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Life Fast, Die Young: Anticipated Early Death And Adolescent Violence And Gang Involvement

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Description of original award (Fiscal Year 2014, $25,869)

Strategies employed by criminal justice agencies to reduce violence and gang activity often emphasize deterrence from criminal behavior. These policies rely on rational-choice logic that the threat of harsh punishment discourages individuals from criminal behavior. However, such strategies will likely fail if individuals do not fear these consequences. This may occur when one feels s/he has nothing to lose and/or no future to anticipate. Many youths embody this "live fast, die young" mentality, particularly those already at risk of delinquency due to other risk factors. The scientific literature refers to this mindset as fatalism, hopelessness, or anticipated early death (AED). Numerous qualitative studies indicate that many delinquent adolescents possess fatalistic attitudes, and such beliefs are significantly related to outcomes such as drug use, HIV/AIDS diagnosis, and offending. Despite the indication that AED is a crucial correlate of delinquent activity, only recently have criminologists begun to directly examine this concept. To address this gap in the literature, the Principal Investigator will analyze two longitudinal secondary datasets. One dataset, the National Longitudinal Study of Adolescent Health (Add Health), provides a nationally representative sample. The Rochester Youth Development Study (RYDS) is a sample of at-risk youth in Rochester, New York. Factor analysis will quantify adolescent AED in each dataset. The factor variable measuring AED will then serve as an independent variable to determine its effect on adolescent violence and gang activity (i.e., gang involvement, leadership, duration, stability). The use of two datasets bolsters the validity of the latent variable's measurement. Furthermore, direct measure of AED in Add Health can be compared to the factor variable to assess reliability. The project objectives are to operationalize AED so researchers can apply it to existing social science datasets, and to evaluate the effects of AED on violence and gang activity. The study will produce findings that practitioners can use to create an instrument to assess AED. Several studies have recommended that practitioners should begin screening for AED in children because of its link to negative outcomes. The dissertation is organized thusly: First, a review of the AED literature summarizes findings of scholars in criminology and other disciplines (e.g., medicine, psychology). Next, the project is placed within a rational choice/deterrence theory framework. Data descriptions follow. AED is operationalized using factor analysis, then placed within multivariate fixed and random effects models employing OLS, logistic, and Poisson and/or negative binomial regression to predict violence and gang activity. ca/ncf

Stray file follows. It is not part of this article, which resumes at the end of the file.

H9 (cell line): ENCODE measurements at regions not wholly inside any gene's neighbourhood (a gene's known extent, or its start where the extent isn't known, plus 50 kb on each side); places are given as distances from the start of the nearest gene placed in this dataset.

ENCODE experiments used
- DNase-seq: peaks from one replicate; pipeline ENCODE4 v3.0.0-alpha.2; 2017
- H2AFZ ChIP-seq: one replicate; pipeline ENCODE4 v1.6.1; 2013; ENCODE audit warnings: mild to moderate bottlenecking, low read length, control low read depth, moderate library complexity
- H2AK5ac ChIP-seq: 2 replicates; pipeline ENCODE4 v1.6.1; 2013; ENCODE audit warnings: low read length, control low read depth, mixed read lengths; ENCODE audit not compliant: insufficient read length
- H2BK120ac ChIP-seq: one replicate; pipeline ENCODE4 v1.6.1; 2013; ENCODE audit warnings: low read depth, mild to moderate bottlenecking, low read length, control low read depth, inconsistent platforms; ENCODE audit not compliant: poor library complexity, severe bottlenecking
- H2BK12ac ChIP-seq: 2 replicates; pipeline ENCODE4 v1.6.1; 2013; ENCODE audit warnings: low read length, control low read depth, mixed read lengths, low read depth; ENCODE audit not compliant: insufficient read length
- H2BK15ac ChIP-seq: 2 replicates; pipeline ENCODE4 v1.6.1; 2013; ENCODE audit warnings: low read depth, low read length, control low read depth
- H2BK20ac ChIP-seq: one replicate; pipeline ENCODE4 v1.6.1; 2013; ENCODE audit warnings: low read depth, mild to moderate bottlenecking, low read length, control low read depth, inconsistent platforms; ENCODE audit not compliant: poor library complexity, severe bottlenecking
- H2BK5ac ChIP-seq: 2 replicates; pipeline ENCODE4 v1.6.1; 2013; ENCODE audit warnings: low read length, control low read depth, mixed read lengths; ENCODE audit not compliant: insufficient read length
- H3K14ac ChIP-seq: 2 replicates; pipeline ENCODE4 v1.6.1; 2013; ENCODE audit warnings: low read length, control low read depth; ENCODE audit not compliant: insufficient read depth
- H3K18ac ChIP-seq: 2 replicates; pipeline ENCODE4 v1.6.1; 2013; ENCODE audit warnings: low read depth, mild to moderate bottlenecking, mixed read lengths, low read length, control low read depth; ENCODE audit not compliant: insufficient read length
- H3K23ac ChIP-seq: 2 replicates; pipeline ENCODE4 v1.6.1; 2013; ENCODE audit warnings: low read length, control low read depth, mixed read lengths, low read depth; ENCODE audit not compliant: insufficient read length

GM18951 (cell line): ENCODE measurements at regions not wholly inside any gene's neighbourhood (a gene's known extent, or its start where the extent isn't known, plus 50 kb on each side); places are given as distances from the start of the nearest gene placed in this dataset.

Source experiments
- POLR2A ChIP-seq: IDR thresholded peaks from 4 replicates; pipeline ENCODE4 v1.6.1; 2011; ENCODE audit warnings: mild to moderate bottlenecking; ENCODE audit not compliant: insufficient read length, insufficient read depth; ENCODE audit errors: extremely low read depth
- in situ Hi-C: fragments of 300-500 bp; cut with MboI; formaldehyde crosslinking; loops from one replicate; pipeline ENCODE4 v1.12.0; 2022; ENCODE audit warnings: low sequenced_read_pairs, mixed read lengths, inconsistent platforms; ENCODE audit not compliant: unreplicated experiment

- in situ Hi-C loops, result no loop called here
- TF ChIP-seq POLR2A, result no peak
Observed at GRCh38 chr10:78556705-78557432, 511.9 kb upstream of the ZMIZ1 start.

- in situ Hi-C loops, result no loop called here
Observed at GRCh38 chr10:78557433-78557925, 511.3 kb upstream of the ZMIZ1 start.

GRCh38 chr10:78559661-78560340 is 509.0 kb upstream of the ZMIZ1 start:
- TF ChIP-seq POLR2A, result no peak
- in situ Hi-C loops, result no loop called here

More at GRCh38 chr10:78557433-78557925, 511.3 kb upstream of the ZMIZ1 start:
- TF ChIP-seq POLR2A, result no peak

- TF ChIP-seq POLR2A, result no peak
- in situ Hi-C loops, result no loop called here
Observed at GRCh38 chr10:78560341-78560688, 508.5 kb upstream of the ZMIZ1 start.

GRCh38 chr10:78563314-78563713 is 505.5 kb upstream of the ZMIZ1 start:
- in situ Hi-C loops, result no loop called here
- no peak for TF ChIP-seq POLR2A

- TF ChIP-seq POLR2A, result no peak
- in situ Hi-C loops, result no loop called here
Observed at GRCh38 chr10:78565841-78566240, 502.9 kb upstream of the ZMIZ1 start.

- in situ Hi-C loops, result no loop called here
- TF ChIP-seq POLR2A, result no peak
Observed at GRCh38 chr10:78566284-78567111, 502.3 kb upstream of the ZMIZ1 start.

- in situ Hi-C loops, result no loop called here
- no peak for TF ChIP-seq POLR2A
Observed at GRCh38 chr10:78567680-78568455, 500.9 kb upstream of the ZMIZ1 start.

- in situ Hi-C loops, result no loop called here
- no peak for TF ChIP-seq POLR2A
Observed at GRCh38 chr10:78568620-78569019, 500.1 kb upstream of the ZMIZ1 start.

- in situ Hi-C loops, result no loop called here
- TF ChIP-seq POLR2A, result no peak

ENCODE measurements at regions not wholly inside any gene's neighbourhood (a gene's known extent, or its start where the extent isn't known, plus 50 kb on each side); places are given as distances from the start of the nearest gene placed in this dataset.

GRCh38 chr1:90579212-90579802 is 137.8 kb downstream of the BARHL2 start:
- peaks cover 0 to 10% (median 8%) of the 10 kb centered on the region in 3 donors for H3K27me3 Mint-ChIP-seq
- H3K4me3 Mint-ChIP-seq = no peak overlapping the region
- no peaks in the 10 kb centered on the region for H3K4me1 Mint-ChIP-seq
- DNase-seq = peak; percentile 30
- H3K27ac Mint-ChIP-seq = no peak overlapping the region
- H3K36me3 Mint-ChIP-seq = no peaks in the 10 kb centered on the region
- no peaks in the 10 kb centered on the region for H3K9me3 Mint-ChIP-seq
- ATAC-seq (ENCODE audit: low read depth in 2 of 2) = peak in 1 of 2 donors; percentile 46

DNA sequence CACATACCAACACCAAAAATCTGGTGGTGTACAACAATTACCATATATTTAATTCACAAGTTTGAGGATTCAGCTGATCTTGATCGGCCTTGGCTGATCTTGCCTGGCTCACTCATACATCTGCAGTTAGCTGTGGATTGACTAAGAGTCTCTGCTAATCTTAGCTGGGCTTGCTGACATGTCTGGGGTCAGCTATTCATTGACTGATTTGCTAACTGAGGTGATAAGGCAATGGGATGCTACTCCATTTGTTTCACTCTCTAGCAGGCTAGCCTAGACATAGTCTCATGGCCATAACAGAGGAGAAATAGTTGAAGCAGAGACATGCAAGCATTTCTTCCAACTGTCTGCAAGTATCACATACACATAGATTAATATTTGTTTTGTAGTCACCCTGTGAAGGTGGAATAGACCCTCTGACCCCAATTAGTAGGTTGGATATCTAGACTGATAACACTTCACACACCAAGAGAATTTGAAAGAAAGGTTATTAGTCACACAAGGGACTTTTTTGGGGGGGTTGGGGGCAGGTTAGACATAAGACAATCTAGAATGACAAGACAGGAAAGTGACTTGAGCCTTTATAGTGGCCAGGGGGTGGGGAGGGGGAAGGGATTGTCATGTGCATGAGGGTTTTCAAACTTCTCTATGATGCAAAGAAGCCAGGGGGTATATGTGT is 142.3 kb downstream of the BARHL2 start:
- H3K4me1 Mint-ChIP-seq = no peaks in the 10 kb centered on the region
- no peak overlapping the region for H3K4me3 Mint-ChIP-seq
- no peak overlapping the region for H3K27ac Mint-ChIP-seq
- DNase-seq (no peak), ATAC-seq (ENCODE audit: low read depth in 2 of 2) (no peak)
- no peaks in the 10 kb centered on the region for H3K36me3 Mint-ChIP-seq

Date Created: September 14, 2014